Why Young Women Need Iron

Iron is just one of the important minerals that the body needs to function. Iron is particularly important to young women for a couple of reasons. Women lose iron through the monthly menstrual cycle; in addition, pregnant women require more iron. Iron deficiency in young women can have a number of effects; however, many young women may be iron deficient without realizing it.

Functions of Iron in the Body

Iron is important for a number of reasons. The main place in which iron is found in the body is in the blood. Iron helps the body to:

  • oxygenate red blood cells
  • grow
  • produce hemoglobin and myoglobin.

(source: Prescription for Nutritional Healing, James F Balch, Phyllis A Balch, 1997, US: Avery)

Menstruation and Iron

Women naturally lose an average of 15 to 20 milligrams of iron during menstruation (source: Illinois Department of Public Health: Facts About Women’s Wellness – Nutrition). Some women suffer a greater loss than others. You don’t have to be diagnosed as anemic to be iron-deficient; in fact, women who are iron-deficient and not anemic may have a more difficult time because they are unaware of their condition (source: Cornwell Chronicle: Study – Women With Low Iron Have Impaired Physical Performance).

Pregnancy and Iron

Pregnant women need more iron than the average woman because of the additional functions that the body needs to carry out; pregnant women need nearly 33 percent more intake of iron on a daily basis than women who are not pregnant. Iron is needed in pregnancy because:

  • extra iron for both a growing mom and baby during pregnancy
  • extra iron to make hemoglobin; pregnant women have up to 50 per cent more blood than usual
  • inadequate stores of iron pre-pregnancy.

(source: BabyCenter.com: Iron in Your Pregnancy Diet)

Signs of Iron Deficiency

Signs of iron deficiency may materialize in women in different ways and are very similar to signs of anemia.  Symptoms of iron deficiency include:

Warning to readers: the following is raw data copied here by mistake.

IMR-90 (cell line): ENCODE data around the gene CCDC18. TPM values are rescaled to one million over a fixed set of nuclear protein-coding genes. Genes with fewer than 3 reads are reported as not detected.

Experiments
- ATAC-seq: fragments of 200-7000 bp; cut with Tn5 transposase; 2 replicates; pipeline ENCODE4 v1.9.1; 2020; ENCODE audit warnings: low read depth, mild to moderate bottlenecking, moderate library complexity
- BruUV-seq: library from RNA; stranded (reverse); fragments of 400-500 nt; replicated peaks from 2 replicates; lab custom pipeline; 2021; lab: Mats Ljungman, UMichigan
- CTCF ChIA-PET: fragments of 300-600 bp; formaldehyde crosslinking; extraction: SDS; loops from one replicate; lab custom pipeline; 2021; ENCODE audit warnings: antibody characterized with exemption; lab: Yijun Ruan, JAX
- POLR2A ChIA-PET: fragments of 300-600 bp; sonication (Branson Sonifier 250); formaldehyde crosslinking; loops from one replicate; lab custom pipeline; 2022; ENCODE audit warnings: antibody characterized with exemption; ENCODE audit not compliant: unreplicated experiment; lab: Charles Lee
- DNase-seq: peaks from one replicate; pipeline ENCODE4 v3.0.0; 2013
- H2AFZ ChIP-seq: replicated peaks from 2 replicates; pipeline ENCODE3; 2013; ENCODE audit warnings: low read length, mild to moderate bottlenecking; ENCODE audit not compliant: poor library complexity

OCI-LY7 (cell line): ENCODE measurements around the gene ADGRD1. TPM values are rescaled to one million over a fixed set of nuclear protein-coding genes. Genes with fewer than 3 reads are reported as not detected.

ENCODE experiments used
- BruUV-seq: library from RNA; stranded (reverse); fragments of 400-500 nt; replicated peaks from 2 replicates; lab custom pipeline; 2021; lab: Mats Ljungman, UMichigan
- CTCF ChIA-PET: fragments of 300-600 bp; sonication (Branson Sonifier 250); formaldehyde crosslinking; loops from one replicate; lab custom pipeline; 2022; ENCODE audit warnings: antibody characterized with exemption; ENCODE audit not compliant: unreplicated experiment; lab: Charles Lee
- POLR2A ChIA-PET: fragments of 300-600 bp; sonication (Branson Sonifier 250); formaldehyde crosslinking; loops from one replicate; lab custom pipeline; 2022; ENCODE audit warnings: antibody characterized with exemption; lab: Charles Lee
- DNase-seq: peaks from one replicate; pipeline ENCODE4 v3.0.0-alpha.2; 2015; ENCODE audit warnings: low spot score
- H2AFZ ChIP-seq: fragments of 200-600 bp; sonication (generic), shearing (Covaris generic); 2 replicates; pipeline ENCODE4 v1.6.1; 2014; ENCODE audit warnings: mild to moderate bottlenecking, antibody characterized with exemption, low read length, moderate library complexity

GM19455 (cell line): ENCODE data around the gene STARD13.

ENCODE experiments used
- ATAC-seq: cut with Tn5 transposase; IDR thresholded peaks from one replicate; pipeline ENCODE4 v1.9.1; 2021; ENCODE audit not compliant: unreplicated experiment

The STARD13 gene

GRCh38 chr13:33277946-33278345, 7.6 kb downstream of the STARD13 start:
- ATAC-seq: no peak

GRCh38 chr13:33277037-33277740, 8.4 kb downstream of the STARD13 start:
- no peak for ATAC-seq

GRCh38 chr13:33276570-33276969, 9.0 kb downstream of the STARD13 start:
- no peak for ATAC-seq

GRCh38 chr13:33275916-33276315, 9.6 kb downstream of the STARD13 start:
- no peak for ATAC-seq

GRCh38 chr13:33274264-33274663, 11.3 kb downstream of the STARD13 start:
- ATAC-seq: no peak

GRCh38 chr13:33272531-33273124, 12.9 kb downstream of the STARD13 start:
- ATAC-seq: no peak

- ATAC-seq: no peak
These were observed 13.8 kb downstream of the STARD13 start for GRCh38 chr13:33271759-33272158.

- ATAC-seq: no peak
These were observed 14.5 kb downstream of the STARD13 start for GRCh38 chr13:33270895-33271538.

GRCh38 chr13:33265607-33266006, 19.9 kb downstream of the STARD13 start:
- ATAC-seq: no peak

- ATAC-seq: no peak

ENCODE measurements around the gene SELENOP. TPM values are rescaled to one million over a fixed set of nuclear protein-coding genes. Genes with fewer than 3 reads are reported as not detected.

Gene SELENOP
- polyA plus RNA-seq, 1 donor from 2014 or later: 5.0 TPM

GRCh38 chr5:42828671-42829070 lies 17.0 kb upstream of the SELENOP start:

• fatigue and headaches
  • impaired endurance in physical activities
  • dizziness
  • hair loss
  • digestive problems
  • brittle bones
  • nail abnormalities
  • nervous disorders.

(source: Prescription for Nutritional Healing, James F Balch, Phyllis A Balch, 1997, US: Avery)

Sources of Iron for Women

Fortunately there are several natural ways in which you can increase your iron intake. Iron is found in many food products, in addition to iron supplements. However, check with a physician before taking increased iron supplements to make sure that you need them; the body needs to be able to absorb iron efficiently with a sufficient supply of hydrochloric acid in the stomach, in addition to other vitamins and minerals such as vitamin A and manganese. Natural sources of iron include:

  • eggs
  • fish
  • meat
  • green leafy vegetables
  • dates
  • rice
  • herbs such as peppermint, chamomile, chicory and fennel seed
  • poultry
  • raisins
  • avocado.

Women With Iron Deficiency

Iron deficiency is less of a problem when women reach menopause because the body naturally increases its iron intake. Young women are most at risk of iron deficiency because of menstruation and pregnancy. Studies have also shown that physically active women and vegetarians are also at high risk of iron deficiency. Women are ten times more likely than men to be iron-deficient. In addition, iron deficiency is the number one micro nutrient deficiency in the world. (source: Cornwell Chronicle: Study – Women With Low Iron Have Impaired Physical Performance).

The amount of iron that you need varies, depending on absorption by the body and how much is used. Women with heavy menstrual cycles may be more at risk of iron deficiency. If you are a young women, you may not be anemic, but you could be at high risk of being iron deficient, so it maybe worth checking out your iron levels and intake.


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